More good news--my daughter received a promotion which included a raise, new job title, and an office! What wonderful news for this time of the year, especially!

And finally, a dear friend had a birthday! Hey! Happy birthday! You know who you are! Many, many more.

So on this 14th day of November let us be thankful for the shared good news!


Thursday, November 13, 2008

On the Road

By 5:30 AM the house hunk and I will be on the road. Yes, we'll be tooling down the freeway on our way west. It's a three day trip to our first destination, my son's home in Arkansas. After visiting there a few days, we'll drive on to my Aunt and Uncle's home in Oklahoma. And then about five days later, we'll move on to my parents in Texas. Sigh. Then on Black Friday, we'll head home.

Every time we travel across this same route, I'm continually amazed that my ancestors did it on foot and by horse drawn wagon. How on earth did they keep going day after day? In some places the majority of the land is perpendicular. What must it have been like for them to hope and pray that they made fifteen or twenty miles?

I remember traveling (by car, of course...I'm not that old!) back when all roads were two lanes with hills and curves and tiny towns where you had to slow down to twenty miles an hour. It's amazing that people traveled as much as they did.

I suspect that the youngsters don't realize how very blessed we are to have a wonderful Interstate system of freeways that allow us to travel from coast to coast in relative comfort.

So while I'm rolling down the road, admiring the scenery let us be thankful on this 13th day of November for the highways that take us to all those new places and allow us to spend time with our families.


Wednesday, November 12, 2008

Time is short...

A dear friend of mine lost her mother yesterday. For the first time in a long time, I find that I have no words... no words of comfort, only grief and love for my friend.

On this 12th of November let us be thankful for the comfort and love of friends.


Tuesday, November 11, 2008

Love a Vet

Today is Veteran's Day. Contrary to what some think, this day was not set aside for shopping, a day off from school, or a day off work. It was actually set aside to honor veterans. Whether living or dead, this is the day we are supposed to take time to appreciate the sacrifices they've made and to offer our thanks.

So I'm wondering when we do this... When is the last time any of us have shaken a veteran's hand and said, "Thank you." No parade. No big to-do. Just a simple heart felt thank you. I have several veterans in my family. Seems like today might be the day to acknowledge their contributions.

My dad was in the Air Force in the late forties. He was a plane mechanic on a base in Arizona. Dad, thank you for keeping the planes up and running for the pilot's training. I appreciate your hard work.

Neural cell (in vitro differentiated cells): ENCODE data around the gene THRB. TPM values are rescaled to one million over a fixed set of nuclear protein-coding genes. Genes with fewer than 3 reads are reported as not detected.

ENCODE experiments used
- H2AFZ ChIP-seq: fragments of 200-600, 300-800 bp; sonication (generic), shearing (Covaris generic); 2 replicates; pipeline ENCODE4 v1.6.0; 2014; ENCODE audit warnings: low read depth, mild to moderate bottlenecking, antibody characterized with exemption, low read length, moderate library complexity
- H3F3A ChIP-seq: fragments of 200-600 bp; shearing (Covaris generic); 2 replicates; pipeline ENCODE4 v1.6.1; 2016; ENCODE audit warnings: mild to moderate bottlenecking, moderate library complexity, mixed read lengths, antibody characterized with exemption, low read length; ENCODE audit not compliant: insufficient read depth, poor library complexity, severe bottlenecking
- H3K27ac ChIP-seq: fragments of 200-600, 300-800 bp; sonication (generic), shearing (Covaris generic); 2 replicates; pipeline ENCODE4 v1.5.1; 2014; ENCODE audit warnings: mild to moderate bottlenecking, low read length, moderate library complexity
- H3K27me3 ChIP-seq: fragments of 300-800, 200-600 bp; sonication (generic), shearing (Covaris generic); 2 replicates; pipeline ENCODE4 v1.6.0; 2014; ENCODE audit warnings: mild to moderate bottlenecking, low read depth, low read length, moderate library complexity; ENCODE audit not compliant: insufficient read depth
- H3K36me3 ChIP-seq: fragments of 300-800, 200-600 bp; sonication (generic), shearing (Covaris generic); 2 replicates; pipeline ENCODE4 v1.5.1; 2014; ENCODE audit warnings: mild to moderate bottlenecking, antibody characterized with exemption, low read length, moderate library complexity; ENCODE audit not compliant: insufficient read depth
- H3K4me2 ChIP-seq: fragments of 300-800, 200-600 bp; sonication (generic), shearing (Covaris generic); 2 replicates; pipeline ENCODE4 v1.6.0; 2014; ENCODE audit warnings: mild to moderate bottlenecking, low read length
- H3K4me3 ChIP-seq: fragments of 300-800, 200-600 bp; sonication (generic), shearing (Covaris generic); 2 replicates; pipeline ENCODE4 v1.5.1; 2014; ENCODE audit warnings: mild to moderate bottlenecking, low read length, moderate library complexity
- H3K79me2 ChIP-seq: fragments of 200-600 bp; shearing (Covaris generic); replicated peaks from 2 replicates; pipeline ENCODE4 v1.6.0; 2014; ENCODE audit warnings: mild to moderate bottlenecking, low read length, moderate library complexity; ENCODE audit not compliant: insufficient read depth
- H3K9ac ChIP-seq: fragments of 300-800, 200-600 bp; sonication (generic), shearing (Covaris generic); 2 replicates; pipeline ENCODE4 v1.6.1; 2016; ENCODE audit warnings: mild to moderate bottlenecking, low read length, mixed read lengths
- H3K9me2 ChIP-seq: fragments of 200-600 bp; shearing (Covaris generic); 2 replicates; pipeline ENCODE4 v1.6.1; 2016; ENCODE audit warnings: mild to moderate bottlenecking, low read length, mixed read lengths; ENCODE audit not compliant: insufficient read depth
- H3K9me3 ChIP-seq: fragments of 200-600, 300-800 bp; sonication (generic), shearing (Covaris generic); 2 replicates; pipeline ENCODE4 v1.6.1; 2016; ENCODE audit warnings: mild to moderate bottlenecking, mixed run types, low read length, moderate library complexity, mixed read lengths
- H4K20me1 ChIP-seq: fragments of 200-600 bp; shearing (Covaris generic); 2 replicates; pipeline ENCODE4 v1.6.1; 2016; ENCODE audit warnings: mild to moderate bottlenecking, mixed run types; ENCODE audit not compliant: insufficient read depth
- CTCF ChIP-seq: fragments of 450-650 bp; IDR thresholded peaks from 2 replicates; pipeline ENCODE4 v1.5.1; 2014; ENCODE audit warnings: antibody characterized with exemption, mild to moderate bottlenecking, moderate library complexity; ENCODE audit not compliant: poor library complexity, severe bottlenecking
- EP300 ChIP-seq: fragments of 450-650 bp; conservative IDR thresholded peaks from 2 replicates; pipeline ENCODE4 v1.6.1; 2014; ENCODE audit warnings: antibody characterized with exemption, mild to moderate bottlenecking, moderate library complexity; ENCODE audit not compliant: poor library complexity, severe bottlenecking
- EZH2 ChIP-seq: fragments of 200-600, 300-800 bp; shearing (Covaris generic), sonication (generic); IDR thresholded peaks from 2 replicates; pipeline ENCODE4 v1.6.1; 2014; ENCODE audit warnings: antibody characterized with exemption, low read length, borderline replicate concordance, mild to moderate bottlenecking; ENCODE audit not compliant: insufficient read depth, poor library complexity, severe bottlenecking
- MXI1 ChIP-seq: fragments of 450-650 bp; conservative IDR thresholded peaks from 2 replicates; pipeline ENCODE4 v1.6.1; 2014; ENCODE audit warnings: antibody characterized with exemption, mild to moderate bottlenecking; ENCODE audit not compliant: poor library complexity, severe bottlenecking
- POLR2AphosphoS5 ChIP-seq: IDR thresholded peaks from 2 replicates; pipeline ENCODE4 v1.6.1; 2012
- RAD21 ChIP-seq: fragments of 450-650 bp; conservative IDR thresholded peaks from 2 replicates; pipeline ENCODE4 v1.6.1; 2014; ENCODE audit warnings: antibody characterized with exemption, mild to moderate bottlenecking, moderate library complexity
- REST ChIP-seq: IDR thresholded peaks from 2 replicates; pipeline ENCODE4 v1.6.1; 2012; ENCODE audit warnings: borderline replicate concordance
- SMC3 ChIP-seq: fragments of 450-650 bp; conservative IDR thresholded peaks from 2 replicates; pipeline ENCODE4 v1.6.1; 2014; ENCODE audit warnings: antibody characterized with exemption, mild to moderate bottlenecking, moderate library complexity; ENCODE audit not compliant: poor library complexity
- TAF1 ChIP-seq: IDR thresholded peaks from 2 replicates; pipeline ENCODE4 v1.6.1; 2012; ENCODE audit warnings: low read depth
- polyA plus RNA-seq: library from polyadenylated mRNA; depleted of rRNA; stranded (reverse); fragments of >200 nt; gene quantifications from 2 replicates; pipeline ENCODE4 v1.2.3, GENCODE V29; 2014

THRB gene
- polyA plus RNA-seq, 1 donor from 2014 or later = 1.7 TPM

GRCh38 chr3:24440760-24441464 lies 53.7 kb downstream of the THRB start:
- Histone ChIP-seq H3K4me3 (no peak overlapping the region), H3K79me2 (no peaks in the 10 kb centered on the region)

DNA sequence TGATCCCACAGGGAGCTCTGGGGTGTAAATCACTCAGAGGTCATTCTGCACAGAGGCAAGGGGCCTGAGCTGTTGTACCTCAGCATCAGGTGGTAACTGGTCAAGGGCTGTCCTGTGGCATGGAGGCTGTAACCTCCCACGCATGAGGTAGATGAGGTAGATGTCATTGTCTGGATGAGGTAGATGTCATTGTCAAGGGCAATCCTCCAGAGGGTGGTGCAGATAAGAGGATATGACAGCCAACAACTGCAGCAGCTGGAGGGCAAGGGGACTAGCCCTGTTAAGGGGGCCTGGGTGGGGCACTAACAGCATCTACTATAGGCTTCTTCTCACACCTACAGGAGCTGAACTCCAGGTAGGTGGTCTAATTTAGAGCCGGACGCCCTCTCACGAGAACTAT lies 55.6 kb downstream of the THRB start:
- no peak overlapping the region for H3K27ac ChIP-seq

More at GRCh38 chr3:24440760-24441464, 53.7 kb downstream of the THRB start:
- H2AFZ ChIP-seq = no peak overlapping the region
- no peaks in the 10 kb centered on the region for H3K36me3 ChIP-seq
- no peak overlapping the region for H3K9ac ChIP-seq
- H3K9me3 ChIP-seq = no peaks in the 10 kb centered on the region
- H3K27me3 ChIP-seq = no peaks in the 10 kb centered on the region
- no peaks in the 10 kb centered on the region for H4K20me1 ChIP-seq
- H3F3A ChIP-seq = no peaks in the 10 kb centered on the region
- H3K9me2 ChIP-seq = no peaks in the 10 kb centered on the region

My father-in-law was in the Navy during World War II in the Pacific. Pops, thank you for joining up and fighting in a nasty difficult war. I appreciate your hard work and the time you were away from home.

My cousin was in the Green Berets in Vietnam. Two tours of duty. Jack, thank you for going and fighting. Thank you for not giving up on America when we didn't appreciate your sacrifice. Thank you.

Another cousin was in the Coast Guard at the tail end of the war. Not many people realize that the CG is part of our military and that often it's more dangerous than other assignments. Molly, thank you.

My son was in the Navy for eight years. He finished his last tour the year after 9/11. He was stationed at the submarine base in Connecticut, responsible for 24 hour turn arounds for our subs as they guarded our shores from terrorists. Thank you, Tony. I'm glad you're safe now.

How about you? Do you have someone to thank? Speak up and let us know! On this eleventh day of November, let us be thankful for our veterans!


Monday, November 10, 2008

Grin and Bear It

"Smile! You're on Candid Camera!" I remember watching that show back when I was much younger. What drew us to that show? Laughter. Personally I never got into those funny video shows because I didn't find them funny. And most of the sit-coms are so unfunny that they put a laugh track on them so we'll know when to laugh.

When's the last time that you laughed with genuine joy and humor? Do you remember? It occurred to me that I haven't laughed in a while. I've smiled. I've grinned. But I haven't laughed that belly laugh that makes your ribs hurt and your eyes water. Does that mean that there's nothing worthy of laughter?

Or have we become so jaded that we've forgotten how to laugh? I think that part of it is that laughter has gotten mean. We don't laugh at innocent things anymore. Have you noticed that so many of the movie laughs are based on laughing at instead of laughing with the characters?

Back in the sixties, Disney came out with a wonderful string of non-animated films that were hilariously funny. I still love watching them. Parent Trap (the original), With Six You Get Eggroll, Apple Dumpling Gang. So many more...

How about the John Wayne movie McClintock? Or the James Garner movie Support Your Local Sheriff? Every time I think about James Garner's character facing the gunslinger in the center of town with nothing in his hands but a bunch of rocks, I have to laugh.